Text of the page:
US commits $1bn in aid to Georgia

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The US government committed $1bn (£562m) to help Georgia ally recover from war with Russia.

US Vice President Dick Cheney, visiting Azerbaijan, said the United States has a "deep and abiding interest" in the region's stability. Cheney is due in Georgia today on a swing through potentially vulnerable former Soviet republics close by Russia's underbelly.

Meanwhile a US Navy flagship sailed toward Georgia with a cargo of humanitarian aid, ignoring Moscow's complaints. The USS Mount Whitney, the flagship of the Navy's 6th Fleet in the Mediterranean, crossed through the Dardanelles and Bosporus into the Black Sea, which Russia shares with three Nato nations and two others seeking to join the alliance: Georgia and Ukraine.

Russian leaders have lashed out at the US for sending humanitarian aid to Georgia aboard military ships, part of their campaign portraying the United States as a belligerent troublemaker that pushed Georgia into war and continues to compromise security in a volatile region.

The appearance of the Mount Whitney was likely to stoke Russia's ire further. As the command ship of the fleet based in Naples, Italy, it has special electronic and communications equipment it uses to transmit orders and information.

Two other US military ships — a missile destroyer and Coast Guard cutter — have delivered aid to Georgia since the five-day war in early August, which prompted the worst crisis in Russia's relations with the West since the Cold War.

"We don't understand what American ships are doing on Georgian shores," Russian Prime Minister Vladimir Putin said on Tuesday. "The second question is why the humanitarian aid is being delivered on naval vessels armed with the newest rocket systems."

Putin warned of an unspecified Russian response.

US President George Bush is sending US$1 billion in new economic aid to Georgia to help the pro-Western former Soviet republic rebuild after Russia's invasion. Bush made the announcement yesterday in a statement obtained by The Associated Press.

He said the money will meet humanitarian needs in the wake of last month's war, such as resettling families that were displaced. The money also will help the tiny nation rebuild infrastructure and boost its economy.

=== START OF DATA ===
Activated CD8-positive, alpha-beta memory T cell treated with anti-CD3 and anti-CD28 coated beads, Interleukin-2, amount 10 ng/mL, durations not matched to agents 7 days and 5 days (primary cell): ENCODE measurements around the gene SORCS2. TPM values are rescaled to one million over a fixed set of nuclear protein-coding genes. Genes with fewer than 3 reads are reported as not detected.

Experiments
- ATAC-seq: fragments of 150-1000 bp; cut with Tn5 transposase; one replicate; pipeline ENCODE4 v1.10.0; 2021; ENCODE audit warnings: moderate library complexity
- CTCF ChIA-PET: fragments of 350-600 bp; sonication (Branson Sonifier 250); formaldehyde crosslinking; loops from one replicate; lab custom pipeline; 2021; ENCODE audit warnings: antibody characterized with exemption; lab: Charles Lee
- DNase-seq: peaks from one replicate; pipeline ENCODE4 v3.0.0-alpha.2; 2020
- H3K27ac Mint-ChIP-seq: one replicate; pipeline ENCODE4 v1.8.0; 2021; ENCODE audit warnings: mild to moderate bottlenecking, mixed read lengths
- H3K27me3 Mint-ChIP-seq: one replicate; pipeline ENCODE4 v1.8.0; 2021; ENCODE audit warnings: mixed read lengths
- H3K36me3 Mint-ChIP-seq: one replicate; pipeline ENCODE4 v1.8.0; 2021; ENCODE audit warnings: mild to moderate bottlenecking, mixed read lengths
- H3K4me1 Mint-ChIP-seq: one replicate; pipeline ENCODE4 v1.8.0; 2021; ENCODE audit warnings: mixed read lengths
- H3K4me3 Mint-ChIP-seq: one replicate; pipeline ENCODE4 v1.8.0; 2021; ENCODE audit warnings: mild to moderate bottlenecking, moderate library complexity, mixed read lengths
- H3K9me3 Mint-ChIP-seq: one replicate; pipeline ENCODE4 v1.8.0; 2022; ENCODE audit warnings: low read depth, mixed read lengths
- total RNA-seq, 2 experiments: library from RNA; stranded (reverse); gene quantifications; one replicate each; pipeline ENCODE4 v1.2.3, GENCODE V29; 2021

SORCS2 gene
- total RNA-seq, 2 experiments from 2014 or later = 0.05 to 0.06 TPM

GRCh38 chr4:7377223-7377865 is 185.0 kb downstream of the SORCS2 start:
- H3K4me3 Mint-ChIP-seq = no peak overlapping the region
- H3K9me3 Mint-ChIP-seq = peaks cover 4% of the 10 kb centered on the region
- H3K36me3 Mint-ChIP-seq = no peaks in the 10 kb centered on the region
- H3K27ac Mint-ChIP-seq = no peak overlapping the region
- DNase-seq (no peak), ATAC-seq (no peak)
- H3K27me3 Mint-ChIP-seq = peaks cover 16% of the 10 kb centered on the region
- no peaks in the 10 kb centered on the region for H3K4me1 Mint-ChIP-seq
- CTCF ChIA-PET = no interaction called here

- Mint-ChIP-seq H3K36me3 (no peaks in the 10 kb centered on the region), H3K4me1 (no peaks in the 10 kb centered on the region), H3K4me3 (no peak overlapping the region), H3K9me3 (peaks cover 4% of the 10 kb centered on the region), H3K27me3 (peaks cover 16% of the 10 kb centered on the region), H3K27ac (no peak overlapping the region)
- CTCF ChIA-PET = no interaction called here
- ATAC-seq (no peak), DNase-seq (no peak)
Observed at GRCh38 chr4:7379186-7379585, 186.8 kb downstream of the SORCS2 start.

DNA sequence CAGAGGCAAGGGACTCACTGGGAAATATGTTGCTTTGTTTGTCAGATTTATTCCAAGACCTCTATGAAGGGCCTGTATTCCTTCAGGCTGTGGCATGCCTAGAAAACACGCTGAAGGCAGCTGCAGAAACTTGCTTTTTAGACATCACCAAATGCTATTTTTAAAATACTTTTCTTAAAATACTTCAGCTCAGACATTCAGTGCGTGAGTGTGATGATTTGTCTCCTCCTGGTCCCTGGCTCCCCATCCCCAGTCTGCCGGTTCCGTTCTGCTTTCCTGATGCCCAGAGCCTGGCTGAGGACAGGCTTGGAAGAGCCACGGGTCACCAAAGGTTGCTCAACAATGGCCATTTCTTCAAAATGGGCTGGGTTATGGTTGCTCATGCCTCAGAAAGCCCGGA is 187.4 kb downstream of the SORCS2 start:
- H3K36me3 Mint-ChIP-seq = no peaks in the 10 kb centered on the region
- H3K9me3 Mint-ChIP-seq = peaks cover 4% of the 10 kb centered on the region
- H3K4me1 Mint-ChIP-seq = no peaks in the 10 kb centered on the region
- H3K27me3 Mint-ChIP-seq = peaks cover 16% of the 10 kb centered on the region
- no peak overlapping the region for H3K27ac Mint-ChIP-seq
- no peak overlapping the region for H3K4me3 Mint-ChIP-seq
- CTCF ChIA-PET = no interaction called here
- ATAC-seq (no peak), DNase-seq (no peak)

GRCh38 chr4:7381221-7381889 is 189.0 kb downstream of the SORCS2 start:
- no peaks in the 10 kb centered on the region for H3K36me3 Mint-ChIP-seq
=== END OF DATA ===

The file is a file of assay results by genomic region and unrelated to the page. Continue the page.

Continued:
Georgian Foreign Minister Eka Tkeshelashvili said Western aid would be used to rebuild the economy and regain the confidence of foreign investors. She said Georgia had suffered "huge environmental damage" along with losses to its infrastructure.

"It will be a recovery, a rebuilding of the Georgian state, making it as attractive as we used to be for the last several years for foreign investors and foreign businesses. That's the primary aim," Tkelashvili told a news conference with Italian Foreign Minister Franco Frattini.

Frattini, in Tbilisi ahead of a Moscow visit today, urged Russia to take "urgent action" to comply with troops withdrawal commitments under an EU-brokered cease-fire. He said Russia should complete the withdrawal before Monday, when an EU delegation led by French President Nicolas Sarkozy is due in Moscow.

EU officials said Monday that unless Russian troops pull back, talks on the wide-ranging political and economic agreement with Moscow will be delayed.

Frattini also demanded Russia remove checkpoints it has established in parts of Georgia where he said the EU-brokered cease-fire allows only patrols.

Russia insists it is in compliance with the cease-fire and has shown no sign of backing down on the size and location of its positions in Georgia.

Russian forces repelled a Georgian offensive against the Russian-backed separatist province of South Ossetia in early August and then drove deep into Georgia. They have set up checkpoints around South Ossetia and another breakaway region, Abkhazia, and have maintained other positions further into undisputed Georgian territory.

Russia deepened the crisis last week by recognizing South Ossetia and Abkhazia as independent countries. The US and EU say Georgia's borders must remain intact.

War-ruined relations between Russia and Georgia worsened still further yesterday. The Russian consul in Georgia said Russia closed its embassy and suspended consular operations after Georgia severed diplomatic ties yesterday.

"A break-off of diplomatic ties is an action that has a price," Russian Foreign Ministry spokesman Andrei Nesterenko said in Moscow. He said the ministry is considering additional measures in response.

Georgia straddles a major westward route for oil and gas from Central Asia and the Caspian Sea and has become the focus of a struggle for regional clout between Russia and the West.

In neighboring Azerbaijan yesterday, Cheney said he was meeting with the oil-rich nation's president "in the shadow of the Russian invasion of Georgia."

Cheney said the principle of territorial integrity was in danger, a reference to Russia's recognition of the two separatist Georgian regions and the Russian troops now ringing their de-facto borders.